ADHD Nursing team
Kate Nicholls - ADHD Nurse Specialist (working days Monday-Thursday)
Donna Milner - ADHD Nurse Specialist (working days Tuesday-Friday)
Emma Caswell - ADHD secretary - firstname.lastname@example.org or 01493 452673
We are a team specialising in working with children and young people from 6 to18 years of age with a formal diagnosis of ADHD, and supporting them with their ADHD medication needs.
Within the team we have two specialist nurses who are non-medical prescribers. Emma Caswell is the team’s secretary.
Our service at the James Paget University Hospital is to monitor and manage ADHD medication regimes for children and young people with a formal diagnosis of ADHD. We work collaboratively with other professionals to ensure children and young people’s needs are met.
What is ADHD
ADHD stands for Attention Deficit Hyperactivity Disorder
ADHD is a neurodevelopmental disorder that causes difficulties in at least two settings, home life, education or work.
Symptoms of ADHD in children and young people - https://www.nhs.uk/conditions/attention-deficit-hyperactivity-disorder-adhd/symptoms/
The symptoms of ADHD in children and teenagers are well defined, and they're usually noticeable before the age of six.
They occur in more than one situation, such as at home and at school.
Children may have symptoms of both inattentiveness and hyperactivity and impulsiveness, or they may have symptoms of just one of these types of behaviour.
Inattentiveness, Hyperactivity and Impulsiveness
- having a short attention span and being easily distracted
- making careless mistakes – for example, in schoolwork
- appearing forgetful or losing things
- being unable to stick to tasks that are tedious or time-consuming
- appearing to be unable to listen to or carry out instructions
- constantly changing activity or task
- having difficulty organising tasks
- being unable to sit still, especially in calm or quiet surroundings
- constantly fidgeting
- being unable to concentrate on tasks
- excessive physical movement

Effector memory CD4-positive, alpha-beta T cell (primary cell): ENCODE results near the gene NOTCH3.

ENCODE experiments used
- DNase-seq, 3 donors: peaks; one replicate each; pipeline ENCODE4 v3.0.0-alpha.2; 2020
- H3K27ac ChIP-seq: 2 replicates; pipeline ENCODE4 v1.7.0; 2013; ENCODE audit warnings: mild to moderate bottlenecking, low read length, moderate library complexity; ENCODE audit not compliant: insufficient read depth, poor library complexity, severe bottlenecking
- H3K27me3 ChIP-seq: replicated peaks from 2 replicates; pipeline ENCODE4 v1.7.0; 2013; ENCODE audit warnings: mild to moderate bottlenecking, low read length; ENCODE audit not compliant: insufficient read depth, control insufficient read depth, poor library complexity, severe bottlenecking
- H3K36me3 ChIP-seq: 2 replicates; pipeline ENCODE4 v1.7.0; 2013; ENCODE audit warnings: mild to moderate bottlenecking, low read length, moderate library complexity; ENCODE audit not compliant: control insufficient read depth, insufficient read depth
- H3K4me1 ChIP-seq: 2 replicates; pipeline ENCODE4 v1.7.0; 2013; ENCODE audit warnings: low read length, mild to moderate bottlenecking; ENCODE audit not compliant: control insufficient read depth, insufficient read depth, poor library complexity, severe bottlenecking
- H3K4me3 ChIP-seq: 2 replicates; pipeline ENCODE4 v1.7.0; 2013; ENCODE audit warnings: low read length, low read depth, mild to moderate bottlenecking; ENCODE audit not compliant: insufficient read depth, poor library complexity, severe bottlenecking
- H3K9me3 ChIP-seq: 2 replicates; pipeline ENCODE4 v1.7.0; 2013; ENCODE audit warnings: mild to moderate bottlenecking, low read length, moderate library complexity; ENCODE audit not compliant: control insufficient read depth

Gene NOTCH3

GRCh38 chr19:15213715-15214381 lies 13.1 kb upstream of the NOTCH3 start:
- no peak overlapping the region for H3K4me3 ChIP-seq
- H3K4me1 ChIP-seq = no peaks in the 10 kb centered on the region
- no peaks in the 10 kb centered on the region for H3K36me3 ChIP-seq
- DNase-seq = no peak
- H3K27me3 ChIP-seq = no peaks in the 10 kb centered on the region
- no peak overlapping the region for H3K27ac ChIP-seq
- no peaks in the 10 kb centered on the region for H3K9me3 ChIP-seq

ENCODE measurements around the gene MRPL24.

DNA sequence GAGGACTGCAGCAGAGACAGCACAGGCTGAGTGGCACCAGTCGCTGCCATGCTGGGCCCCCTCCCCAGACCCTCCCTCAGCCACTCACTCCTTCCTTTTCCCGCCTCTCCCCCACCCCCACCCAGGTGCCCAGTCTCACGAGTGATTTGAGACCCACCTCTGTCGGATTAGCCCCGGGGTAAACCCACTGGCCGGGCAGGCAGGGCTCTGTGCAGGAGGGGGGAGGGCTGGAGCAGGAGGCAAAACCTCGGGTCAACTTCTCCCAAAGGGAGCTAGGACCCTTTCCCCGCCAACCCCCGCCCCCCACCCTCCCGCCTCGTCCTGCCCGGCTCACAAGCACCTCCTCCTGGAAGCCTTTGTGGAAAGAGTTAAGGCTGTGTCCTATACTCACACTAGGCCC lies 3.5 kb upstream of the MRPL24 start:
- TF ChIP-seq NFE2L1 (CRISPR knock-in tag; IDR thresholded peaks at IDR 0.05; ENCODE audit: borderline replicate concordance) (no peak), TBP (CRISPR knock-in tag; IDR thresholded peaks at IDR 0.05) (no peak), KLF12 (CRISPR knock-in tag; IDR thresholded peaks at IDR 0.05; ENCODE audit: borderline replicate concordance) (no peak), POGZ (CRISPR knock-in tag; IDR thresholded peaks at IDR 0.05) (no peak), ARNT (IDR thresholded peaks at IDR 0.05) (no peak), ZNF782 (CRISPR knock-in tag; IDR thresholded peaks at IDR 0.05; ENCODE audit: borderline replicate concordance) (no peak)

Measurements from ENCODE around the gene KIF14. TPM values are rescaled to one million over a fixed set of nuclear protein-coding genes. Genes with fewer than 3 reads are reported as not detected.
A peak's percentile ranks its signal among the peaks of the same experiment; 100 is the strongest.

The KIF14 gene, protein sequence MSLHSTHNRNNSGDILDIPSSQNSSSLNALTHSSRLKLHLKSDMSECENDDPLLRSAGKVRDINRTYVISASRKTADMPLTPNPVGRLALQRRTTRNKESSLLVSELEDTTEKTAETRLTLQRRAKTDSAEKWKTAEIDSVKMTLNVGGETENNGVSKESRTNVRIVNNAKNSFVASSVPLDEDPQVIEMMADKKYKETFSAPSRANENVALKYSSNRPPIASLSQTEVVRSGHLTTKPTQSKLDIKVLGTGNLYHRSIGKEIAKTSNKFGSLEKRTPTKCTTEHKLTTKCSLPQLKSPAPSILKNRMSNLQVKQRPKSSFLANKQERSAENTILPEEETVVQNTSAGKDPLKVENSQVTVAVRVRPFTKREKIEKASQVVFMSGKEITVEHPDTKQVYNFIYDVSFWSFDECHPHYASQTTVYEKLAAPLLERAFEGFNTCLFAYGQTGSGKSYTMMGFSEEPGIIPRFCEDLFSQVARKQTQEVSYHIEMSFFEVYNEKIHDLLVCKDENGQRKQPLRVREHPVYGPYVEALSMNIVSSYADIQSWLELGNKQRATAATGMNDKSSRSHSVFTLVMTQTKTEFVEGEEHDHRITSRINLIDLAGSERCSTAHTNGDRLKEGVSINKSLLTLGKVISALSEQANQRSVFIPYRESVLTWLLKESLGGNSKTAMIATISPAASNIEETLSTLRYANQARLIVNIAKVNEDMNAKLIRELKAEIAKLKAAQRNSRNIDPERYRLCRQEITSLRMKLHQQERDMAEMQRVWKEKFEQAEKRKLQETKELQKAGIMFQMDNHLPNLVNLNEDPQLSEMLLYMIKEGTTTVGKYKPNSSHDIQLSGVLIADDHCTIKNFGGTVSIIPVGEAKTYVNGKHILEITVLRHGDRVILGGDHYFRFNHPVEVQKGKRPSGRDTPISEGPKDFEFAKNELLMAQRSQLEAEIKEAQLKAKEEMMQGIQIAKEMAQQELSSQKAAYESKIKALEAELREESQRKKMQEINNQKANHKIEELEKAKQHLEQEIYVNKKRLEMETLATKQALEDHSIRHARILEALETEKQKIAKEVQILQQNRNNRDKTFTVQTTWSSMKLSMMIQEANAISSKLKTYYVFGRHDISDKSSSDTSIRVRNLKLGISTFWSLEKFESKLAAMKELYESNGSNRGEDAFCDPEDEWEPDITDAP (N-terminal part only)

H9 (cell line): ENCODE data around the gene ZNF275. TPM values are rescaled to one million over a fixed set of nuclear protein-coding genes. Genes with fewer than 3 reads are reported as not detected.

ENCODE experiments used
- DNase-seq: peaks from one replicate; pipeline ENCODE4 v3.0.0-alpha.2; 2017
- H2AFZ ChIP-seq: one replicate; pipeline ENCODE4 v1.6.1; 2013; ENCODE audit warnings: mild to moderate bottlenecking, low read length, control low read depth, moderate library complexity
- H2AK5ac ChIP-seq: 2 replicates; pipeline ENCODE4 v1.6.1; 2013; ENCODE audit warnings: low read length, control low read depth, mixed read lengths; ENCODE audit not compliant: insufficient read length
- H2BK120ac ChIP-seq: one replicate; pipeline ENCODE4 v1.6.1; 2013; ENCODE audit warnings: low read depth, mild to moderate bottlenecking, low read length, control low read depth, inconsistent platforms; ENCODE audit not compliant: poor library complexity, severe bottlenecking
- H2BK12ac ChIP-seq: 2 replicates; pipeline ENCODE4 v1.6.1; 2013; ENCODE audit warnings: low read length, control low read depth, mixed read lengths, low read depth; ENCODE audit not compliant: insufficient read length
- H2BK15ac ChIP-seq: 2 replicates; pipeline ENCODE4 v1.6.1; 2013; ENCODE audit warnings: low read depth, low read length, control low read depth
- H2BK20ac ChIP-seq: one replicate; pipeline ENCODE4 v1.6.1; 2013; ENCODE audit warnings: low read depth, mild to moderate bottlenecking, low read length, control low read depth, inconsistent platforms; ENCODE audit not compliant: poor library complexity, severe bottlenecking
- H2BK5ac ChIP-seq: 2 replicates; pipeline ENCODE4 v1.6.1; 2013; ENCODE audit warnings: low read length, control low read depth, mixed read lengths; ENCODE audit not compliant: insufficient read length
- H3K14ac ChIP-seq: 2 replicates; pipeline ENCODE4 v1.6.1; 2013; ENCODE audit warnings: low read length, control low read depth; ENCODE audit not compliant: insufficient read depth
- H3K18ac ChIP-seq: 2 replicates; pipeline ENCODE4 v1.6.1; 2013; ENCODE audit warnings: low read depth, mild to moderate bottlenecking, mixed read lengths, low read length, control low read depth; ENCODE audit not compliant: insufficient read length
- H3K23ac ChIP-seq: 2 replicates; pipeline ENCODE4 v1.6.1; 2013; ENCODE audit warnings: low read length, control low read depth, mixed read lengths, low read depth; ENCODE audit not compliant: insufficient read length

- excessive talking
- being unable to wait their turn
- acting without thinking
- interrupting conversations
- little or no sense of danger
These symptoms can cause significant problems in a child's life, such as underachievement at school, poor social interaction with other children and adults, and problems with discipline.
Although not always the case, some children may also have signs of other problems or conditions alongside ADHD, such as:
- Anxiety disorder – which causes your child to worry and be nervous much of the time; it may also cause physical symptoms, such as a rapid heartbeat, sweating and dizziness
- Oppositional defiant disorder (ODD) – this is defined by negative and disruptive behaviour, particularly towards authority figures, such as parents and teachers
- Conduct disorder – this often involves a tendency towards highly antisocial behaviour, such as stealing, fighting, vandalism and harming people or animals
- Sleep problems – finding it difficult to get to sleep at night, and having irregular sleeping patterns
- Autistic spectrum disorder (ASD) – this affects social interaction, communication, interests and behaviour
- Dyspraxia – a condition that affects physical co-ordination
- Epilepsy – a condition that affects the brain and causes repeated fits or seizures
- Tourette's syndrome – a condition of the nervous system, characterised by a combination of involuntary noises and movements (tics)
- Learning difficulties – such as dyslexia
Based on the types of symptoms, three kinds (presentations) of ADHD can occur:
- Combined Presentation: if enough symptoms of both criteria inattention and hyperactivity-impulsivity were present for the past 6 months
- Predominantly Inattentive Presentation: if enough symptoms of inattention, but not hyperactivity-impulsivity, were present for the past six months
- Predominantly Hyperactive-Impulsive Presentation: if enough symptoms of hyperactivity-impulsivity, but not inattention, were present for the past six months.
Because symptoms can change over time, the presentation may change over time as well.
During the appointment we will routinely monitor blood pressure, height and weight. We will also ask the child/ young person how they are managing life at home and school.
Medication reviews generally occur every six months unless there is a clinical reason to be seen earlier. Between these times Emma Caswell (ADHD team secretary) can be contacted (details above) for medication queries.
As we are not an emergency service, it may take the team a few days to call back for urgent matters. Parents/ guardians may be asked to gather some evidence from school to help the nurses understand the child/ young person’s difficulties further.
NICE guidance on diagnosis and treatment of ADHD; https://www.nice.org.uk/guidance/ng87